Genetically Modified Mosquitoes: Background and Concerns
By Bhavani Prakash
In Dec 2010, 6000 genetically modified (GM) Aedes aegypti sterile male mosquitoes were released in the unhabited forests of Betong, Malaysia, according to the statement by the government run Institute of Medical Research (IMR).
The GM mosquitoes were developed by the UK biotech company, Oxitec. The purported aim of the company is to work with governments around the world to combat dengue disease caused by the Aedes mosquito. It had already “released 3 million GM male mosquitoes as part of an open release field experiment in the Caymen Islands in 2010,” according to the press release by UK’s Gene Watch entitled, “Oxitec’s genetically-modified mosquitoes: in the public interest?”
The mosquitoes released in Malaysia were genetically engineered in such a way that when they mate with females in the wild, the resulting mosquito larvae die young (although this will only happen in the absence of the antibiotic tetracycline). Oxitec claims that this will drastically reduce the population of disease causing mosquitoes. However not everybody is of the same view with many scientists arguing that this practice is fundamentally flawed.
Prior to the experiment, Malaysia’s Third World Network (TWN) had already raised concerns and submitted their objections about genetically modified or engineered (GE) mosquitoes. They sought answers to the following concerns:
1) Could female mosquitoes be accidentally released?
TWN’s concern was about the possibility of an accidental release of female GE mosquitoes that could in turn raise further concerns, as females act as vectors for diseases such as dengue and chikungunya. Their argument was that the sex selection process prior to release may not be fully accurate or effective. They claimed that the available information does not indicate whether the reliability and efficiency of the sex selection process can be guaranteed.
2) Could GE mosquitoes and GE larvae survive and persist in the environment?
Oxitec mentions that mosquito larvae that are produced after the GE males mate with females will only die if they do not encounter tetracycline in the environment. TWN’s concern is that since Tetracycline is a fairly common antibiotic used in animal husbandry, there is a possibility of the larvae surviving. TWN claims that the available information provided does not indicate whether the use, presence and persistence of tetracycline in the environment at the proposed release sites have been assessed.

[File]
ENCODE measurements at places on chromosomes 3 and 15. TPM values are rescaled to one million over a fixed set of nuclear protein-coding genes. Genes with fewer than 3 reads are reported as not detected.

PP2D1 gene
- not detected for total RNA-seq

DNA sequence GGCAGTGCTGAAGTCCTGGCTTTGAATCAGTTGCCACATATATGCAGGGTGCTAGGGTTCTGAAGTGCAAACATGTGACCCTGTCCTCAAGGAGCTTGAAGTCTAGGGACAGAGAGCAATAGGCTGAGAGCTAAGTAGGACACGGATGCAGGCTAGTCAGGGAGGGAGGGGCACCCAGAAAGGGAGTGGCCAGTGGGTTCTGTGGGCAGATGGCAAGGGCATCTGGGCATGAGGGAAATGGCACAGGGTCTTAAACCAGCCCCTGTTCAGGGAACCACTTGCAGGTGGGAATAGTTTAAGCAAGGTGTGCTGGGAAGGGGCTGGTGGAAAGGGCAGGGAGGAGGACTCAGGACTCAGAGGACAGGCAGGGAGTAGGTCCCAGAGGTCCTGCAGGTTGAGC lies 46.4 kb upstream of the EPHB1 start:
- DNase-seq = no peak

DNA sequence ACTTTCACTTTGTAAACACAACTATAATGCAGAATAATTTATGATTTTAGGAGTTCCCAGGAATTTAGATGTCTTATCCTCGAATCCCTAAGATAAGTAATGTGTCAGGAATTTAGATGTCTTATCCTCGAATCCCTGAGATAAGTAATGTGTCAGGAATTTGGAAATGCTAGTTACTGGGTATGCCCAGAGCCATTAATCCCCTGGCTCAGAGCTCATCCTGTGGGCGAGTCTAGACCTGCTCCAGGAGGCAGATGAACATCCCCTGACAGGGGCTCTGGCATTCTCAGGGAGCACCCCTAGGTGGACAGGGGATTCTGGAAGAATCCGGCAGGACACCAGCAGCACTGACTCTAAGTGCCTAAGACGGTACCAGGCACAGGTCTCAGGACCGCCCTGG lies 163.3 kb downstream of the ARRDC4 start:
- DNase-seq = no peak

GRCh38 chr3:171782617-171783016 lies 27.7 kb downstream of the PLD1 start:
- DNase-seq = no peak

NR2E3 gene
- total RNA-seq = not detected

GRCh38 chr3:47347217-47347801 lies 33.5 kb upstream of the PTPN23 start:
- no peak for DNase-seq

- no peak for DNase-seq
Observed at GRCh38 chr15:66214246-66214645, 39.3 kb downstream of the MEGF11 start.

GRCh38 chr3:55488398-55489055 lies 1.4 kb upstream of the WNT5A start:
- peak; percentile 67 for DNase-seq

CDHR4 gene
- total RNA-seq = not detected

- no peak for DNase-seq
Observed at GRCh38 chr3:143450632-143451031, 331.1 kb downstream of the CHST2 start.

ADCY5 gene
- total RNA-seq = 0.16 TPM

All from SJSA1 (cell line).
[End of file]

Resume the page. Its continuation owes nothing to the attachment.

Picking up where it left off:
In addition, TWN is also concerned that about the possibility that the conditional lethality trait may not be 100 percent effective, meaning some of the GE larvae produced will not die.
All this implies that it is reasonable to expect at least some GE mosquitoes to persist beyond the first generation in the environment. While the number may be small, a proportion of these would be female, and thus capable of transmitting disease. TWN is concerned that there is a risk of an increase in the disease burden of the communities at the inhabited release sites.
3) Could there be a surge of other disease-transmitting mosquito species if Aedes aegypti populations are suppressed?
Aedes aegypti is not native to Malaysia, but is an introduced, invasive species. Nonetheless, it has become part of Malaysia’s complex ecological ecosystem. It would be important to consider the implications on other species that interact with Aedes aegypti in the receiving environment.
Aedes albopictus is an indigenous species of mosquito to Malaysia, which also transmits dengue, as well as chikungunya. If the GE Aedes aegypti mosquitoes successfully achieve their aim of suppressing wild populations, there could be a surge in Aedes albopictus, with potential increase in incidences of chikungunya and possibly also dengue.
There may also be other ecological implications of long-term suppression of Aedes aegypti populations. This could include effects on food webs and ecological functioning or impacts on the abundance of other species that feed on mosquitoes. The available information provided does not indicate whether there are baseline ecological data on mosquito and other ecology in the proposed release sites that could inform the assessment.
4) Could there be gene flow and effects on non-target organisms?
While the available information suggests that gene flow through mating of closely related species (Aedes albopictus) will not produce fertile offspring, the possibility of gene flow between different Aedes aegypti populations and perhaps other mosquito species cannot be absolutely discounted.
This possibility may vary depending on the genetic elements used in the specific modification, which may to a greater or lesser extent be genetically unstable, especially under field conditions. If horizontal gene flow happens, non-target species may be adversely affected by sterility-inducing genetic elements, increasing the risk of ecological harm.
5) Are the monitoring and control measures proposed adequate?
While the applicant has proposed control measures to prevent the GE mosquitoes from persisting in the environment, the monitoring of these mosquitoes is dependent on the adequate functioning of the fluorescence marker gene. Because genetic expression can vary, the production of the fluorescent marker may be diminished and some GE mosquitoes may not be identifiable by fluorescence. If this happens, the GE mosquitoes may persist in the environment without our knowledge.
Furthermore, given the possibility that some GE mosquitoes could persist beyond the first generation in the environment (see point 2), the proposed period of one month for application of the control measures may not be long enough.
Therefore, an assessment must also be made as to whether the monitoring plan as proposed by the applicant is adequate and whether complete removal of GE mosquitoes and larvae from the field release sites is possible.